The past year has been a turbulent but ultimately triumphant one for Olivier Altmann. Only a few months ago, it looked as if his agency's position as the creative engine of Publicis in France was being undermined by the return to Paris of Fred & Farid. Fresh from their experience at Goodby Silverstein & Partners in San Francisco, the Gallic dynamic duo were not only welcomed into Publicis Groupe, but handed their own agency, Marcel.
But any anxiety Altmann might have felt is in the past. He has just been named chairman of the Publicis worldwide creative board, giving him international clout.
Publicis Conseil's popular Wonderbra campaign won the outdoor Grand Prix at Eurobest, as well as a top prize at Epica. And to top it all, the agency came in at number two in Eurobest's annual rankings.
"You can't see into the future," Altmann says, "but these events have certainly made me feel confident and optimistic."
Altmann stresses that he does not exactly replace Dave Droga, who quit as the worldwide creative director of Publicis in August to start his own agency. Rather, his role is to "maintain the commitment to creativity within the board and the network".
His new post is not expected to be undermined by the appointment of a new worldwide creative director: Publicis is looking to replace Droga in New York, but that role will be limited to the US.
He adds that his new role, which, includes helping in the hunt for creative recruits across the network, does not mean he has relinquished his job as the executive creative director of Publicis Conseil, working in partnership with his fellow agency boss Christophe Lambert. "I'm committed to raising the creative bar in Paris. We've made considerable progress, but we're still at a mid-term point at the moment."
Compared with the uncompromising Lambert, Altmann is considered one of the French advertising industry's nice guys. "In fact, I'm as ambitious as anyone else: I just have a different way of going about it," he smiles.
Altmann considers that Marcel's role is to pitch for overseas clients who are looking for a small, flexible agency ("the kind of clients that might previously have gone to Mother or Wieden & Kennedy"), while Publicis Conseil will concentrate on boosting the creative firepower of bigger, more institutional French clients.
"The great thing is, all our clients expect us to deliver more and more creativity," he says. "If you look at the campaigns that have been well-received, they have come from a wide range of brands: Club Med, Renault, Wonderbra ..."
The Wonderbra campaign has been one of the year's creative surprises.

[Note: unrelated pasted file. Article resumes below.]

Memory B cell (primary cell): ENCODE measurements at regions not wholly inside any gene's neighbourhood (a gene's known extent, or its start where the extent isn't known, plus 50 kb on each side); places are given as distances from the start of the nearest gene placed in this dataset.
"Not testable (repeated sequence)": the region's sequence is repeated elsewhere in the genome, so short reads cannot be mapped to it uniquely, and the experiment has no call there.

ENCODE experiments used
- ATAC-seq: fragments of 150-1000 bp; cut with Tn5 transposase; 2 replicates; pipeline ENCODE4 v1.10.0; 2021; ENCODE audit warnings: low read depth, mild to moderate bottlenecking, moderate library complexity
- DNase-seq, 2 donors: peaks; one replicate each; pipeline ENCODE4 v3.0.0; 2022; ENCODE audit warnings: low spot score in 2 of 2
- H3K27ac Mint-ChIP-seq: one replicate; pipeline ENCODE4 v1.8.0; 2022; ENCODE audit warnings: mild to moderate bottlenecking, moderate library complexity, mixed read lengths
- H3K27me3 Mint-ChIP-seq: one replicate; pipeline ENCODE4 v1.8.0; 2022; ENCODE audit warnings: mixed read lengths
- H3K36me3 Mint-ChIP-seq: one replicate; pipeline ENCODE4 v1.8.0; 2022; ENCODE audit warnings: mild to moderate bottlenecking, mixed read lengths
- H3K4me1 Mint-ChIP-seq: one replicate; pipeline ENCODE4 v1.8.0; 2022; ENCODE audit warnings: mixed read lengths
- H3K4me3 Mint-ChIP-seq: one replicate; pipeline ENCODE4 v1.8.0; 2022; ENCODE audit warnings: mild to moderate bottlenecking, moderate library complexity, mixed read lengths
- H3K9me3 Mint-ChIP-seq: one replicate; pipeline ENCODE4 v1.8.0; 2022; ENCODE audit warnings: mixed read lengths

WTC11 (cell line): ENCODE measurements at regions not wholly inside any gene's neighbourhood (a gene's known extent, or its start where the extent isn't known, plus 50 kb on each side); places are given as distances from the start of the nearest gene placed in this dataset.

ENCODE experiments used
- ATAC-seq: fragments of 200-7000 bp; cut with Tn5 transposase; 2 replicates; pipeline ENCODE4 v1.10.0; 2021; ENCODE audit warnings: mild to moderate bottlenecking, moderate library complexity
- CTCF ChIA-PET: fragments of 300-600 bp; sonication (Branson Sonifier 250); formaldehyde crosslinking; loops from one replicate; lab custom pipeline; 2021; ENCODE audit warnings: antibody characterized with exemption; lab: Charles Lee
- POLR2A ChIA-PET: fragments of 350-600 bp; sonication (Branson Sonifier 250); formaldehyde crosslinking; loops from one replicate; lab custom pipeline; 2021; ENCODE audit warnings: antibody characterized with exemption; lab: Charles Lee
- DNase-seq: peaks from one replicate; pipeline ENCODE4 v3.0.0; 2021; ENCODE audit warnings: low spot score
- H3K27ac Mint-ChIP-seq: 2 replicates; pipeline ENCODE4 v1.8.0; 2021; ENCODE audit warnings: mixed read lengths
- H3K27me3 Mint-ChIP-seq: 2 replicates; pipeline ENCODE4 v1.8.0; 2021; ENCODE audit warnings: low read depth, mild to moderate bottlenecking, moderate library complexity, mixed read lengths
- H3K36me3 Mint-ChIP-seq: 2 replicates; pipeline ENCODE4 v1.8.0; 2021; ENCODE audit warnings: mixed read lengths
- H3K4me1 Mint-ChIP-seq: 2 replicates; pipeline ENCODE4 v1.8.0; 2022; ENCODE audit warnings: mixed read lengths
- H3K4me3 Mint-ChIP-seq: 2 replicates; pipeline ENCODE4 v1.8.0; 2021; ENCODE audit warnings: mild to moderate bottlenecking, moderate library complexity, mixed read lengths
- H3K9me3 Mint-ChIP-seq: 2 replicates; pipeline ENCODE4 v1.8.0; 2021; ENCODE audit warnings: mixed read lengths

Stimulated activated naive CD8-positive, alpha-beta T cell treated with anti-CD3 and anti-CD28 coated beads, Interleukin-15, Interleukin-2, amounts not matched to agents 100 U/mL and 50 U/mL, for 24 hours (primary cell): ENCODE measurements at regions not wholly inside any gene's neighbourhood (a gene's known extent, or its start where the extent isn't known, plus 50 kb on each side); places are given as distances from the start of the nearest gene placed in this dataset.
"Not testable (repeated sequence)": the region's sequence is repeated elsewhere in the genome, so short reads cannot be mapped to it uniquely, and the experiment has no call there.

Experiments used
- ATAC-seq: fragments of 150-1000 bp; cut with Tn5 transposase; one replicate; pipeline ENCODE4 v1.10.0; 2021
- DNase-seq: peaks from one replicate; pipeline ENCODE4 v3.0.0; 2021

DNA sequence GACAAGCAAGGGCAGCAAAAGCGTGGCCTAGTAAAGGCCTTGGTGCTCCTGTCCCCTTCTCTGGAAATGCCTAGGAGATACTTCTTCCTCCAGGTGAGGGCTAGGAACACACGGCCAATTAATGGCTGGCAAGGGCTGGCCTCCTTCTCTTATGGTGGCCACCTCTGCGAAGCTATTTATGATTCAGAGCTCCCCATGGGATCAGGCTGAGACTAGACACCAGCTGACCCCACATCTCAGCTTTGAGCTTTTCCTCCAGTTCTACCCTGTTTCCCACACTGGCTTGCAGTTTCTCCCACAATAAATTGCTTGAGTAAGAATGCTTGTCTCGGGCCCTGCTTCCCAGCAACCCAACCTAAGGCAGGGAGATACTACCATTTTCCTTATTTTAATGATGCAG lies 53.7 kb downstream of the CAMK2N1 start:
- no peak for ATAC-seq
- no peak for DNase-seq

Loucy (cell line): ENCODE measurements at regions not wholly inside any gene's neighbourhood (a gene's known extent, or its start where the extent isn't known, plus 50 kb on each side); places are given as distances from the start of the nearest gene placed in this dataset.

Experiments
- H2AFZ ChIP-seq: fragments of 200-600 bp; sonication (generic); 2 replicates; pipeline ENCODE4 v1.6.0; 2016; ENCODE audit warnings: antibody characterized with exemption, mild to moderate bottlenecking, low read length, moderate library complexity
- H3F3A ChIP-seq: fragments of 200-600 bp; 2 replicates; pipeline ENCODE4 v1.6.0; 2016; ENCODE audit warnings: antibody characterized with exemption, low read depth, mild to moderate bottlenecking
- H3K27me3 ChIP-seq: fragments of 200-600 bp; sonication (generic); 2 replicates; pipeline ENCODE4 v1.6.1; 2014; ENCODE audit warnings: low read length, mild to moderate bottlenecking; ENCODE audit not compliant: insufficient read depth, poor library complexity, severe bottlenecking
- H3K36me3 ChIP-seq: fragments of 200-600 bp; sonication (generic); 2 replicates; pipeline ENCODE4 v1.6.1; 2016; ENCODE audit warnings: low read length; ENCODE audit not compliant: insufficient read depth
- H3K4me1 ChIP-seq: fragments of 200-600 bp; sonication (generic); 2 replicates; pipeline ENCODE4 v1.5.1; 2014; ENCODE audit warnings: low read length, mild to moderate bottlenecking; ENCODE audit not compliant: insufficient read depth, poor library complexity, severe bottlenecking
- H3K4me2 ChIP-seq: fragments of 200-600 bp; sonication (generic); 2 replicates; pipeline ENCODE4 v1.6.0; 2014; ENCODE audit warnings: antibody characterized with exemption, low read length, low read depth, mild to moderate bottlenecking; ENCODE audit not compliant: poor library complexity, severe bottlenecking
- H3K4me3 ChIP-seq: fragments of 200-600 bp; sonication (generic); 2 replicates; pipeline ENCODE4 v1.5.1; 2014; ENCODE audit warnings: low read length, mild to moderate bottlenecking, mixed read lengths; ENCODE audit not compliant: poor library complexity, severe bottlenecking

Publicis Conseil won the work just before Sara Lee sold its European lingerie arm to the US investment group Sun Capital. "The brand was still quite famous, but it hadn't communicated effectively for many years," Altmann says. "It still stood for enhancing women's breasts and very little else.
In any case, the images that were considered provocative in the 90s are commonplace now, so we had to take a different approach."
Altmann says the current campaign "empowers" women. "Of course, we denied ourselves the opportunity to photograph beautiful women almost naked - but you can't have everything," he jokes. A Frenchman through and through.
The interview ends dramatically, when a fire drill forces us to exit the building. It's worth remembering that a blaze at Publicis in 1972 sparked Maurice Levy's rise to stardom, when he had time to save the agency's computer files. Is Altmann in line for the throne when Levy retires? He chuckles. "Nobody knows who will succeed Maurice, and he certainly isn't telling. Besides, I don't think he'll retire for a long time yet - do you?"
THE LOWDOWN Age: 41 Lives: Marnes-la-Coquette, a chic Paris suburb Family: Married to Helene ("my beacon"); children Leonard (nine) and the twins, Samuel and Joseph (seven) Favourite ad: Guinness "noitulove": "A terrific piece of advertainment that comes from the root of the brand." Outside interests: Scuba-diving, skiing Big break: "Being asked by TBWA to start my own agency (BDDP & Fils) at the age of 30 was both scary and enormously exciting." Advertising icon: "Bill Bernbach had a particular Jewish, New Yorker, self-deprecating approach to advertising that can work extremely well." Motto: "Actually, there's a Publicis motto: 'Fortune favours the brave.'"